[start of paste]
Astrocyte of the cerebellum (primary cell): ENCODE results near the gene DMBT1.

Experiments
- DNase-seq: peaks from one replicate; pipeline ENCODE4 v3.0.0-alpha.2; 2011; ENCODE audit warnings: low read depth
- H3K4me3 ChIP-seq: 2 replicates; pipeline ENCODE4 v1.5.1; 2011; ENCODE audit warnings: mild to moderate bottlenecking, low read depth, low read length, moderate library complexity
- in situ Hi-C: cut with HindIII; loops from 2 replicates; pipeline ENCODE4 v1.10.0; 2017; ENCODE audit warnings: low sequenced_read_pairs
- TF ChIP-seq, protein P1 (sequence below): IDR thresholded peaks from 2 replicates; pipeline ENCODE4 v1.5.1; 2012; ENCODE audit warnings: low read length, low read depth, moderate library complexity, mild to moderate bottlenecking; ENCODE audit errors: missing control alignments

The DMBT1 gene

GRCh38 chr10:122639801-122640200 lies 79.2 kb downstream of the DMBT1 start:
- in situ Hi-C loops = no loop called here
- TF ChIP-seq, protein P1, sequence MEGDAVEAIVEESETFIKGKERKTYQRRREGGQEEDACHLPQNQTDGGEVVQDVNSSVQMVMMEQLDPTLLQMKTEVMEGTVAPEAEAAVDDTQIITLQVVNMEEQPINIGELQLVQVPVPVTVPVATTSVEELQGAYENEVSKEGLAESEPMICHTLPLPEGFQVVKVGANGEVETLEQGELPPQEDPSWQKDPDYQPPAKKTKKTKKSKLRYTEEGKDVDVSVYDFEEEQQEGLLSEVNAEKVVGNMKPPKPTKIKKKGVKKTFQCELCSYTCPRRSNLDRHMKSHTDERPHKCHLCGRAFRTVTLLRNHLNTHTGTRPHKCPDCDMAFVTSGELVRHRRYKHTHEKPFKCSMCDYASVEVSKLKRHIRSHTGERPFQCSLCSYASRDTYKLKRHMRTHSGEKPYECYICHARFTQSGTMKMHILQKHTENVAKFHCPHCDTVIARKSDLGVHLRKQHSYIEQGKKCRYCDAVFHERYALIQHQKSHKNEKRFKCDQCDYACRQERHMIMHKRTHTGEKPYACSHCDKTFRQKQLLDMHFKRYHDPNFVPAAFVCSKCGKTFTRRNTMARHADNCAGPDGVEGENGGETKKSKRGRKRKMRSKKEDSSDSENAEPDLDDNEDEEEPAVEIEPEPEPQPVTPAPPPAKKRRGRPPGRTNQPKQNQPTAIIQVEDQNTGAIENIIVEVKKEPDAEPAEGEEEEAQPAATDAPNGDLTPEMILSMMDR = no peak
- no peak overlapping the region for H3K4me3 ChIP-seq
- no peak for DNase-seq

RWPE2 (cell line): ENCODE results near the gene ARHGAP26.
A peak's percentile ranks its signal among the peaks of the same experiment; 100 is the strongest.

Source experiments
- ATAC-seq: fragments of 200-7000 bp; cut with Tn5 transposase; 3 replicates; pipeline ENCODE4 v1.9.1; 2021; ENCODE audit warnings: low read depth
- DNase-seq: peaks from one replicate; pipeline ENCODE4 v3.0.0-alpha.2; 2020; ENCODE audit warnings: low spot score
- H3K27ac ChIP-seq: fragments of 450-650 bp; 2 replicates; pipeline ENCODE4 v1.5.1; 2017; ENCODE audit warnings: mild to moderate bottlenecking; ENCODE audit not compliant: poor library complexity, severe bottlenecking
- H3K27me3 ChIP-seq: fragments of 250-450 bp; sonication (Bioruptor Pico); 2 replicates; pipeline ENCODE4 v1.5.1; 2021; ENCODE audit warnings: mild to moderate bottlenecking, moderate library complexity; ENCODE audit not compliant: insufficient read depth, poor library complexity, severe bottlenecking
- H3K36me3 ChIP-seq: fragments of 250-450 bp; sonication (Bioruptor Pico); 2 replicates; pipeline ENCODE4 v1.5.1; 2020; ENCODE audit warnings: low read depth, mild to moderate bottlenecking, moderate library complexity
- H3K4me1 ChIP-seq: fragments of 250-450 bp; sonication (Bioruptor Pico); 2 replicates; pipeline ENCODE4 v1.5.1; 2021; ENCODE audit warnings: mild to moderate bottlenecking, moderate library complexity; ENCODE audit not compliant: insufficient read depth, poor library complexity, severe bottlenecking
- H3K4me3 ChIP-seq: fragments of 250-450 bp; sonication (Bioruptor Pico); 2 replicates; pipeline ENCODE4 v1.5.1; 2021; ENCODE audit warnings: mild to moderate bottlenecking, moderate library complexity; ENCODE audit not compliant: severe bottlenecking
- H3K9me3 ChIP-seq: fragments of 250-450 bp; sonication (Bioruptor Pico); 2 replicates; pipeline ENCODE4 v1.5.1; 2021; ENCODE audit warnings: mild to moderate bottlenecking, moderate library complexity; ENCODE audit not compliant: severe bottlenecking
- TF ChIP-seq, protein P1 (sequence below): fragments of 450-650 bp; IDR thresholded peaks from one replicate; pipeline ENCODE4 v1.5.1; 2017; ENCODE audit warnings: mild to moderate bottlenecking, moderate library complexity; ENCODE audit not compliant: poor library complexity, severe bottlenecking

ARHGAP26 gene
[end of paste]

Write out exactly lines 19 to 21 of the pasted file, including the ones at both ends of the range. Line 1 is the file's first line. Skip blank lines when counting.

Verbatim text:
- H3K27me3 ChIP-seq: fragments of 250-450 bp; sonication (Bioruptor Pico); 2 replicates; pipeline ENCODE4 v1.5.1; 2021; ENCODE audit warnings: mild to moderate bottlenecking, moderate library complexity; ENCODE audit not compliant: insufficient read depth, poor library complexity, severe bottlenecking
- H3K36me3 ChIP-seq: fragments of 250-450 bp; sonication (Bioruptor Pico); 2 replicates; pipeline ENCODE4 v1.5.1; 2020; ENCODE audit warnings: low read depth, mild to moderate bottlenecking, moderate library complexity
- H3K4me1 ChIP-seq: fragments of 250-450 bp; sonication (Bioruptor Pico); 2 replicates; pipeline ENCODE4 v1.5.1; 2021; ENCODE audit warnings: mild to moderate bottlenecking, moderate library complexity; ENCODE audit not compliant: insufficient read depth, poor library complexity, severe bottlenecking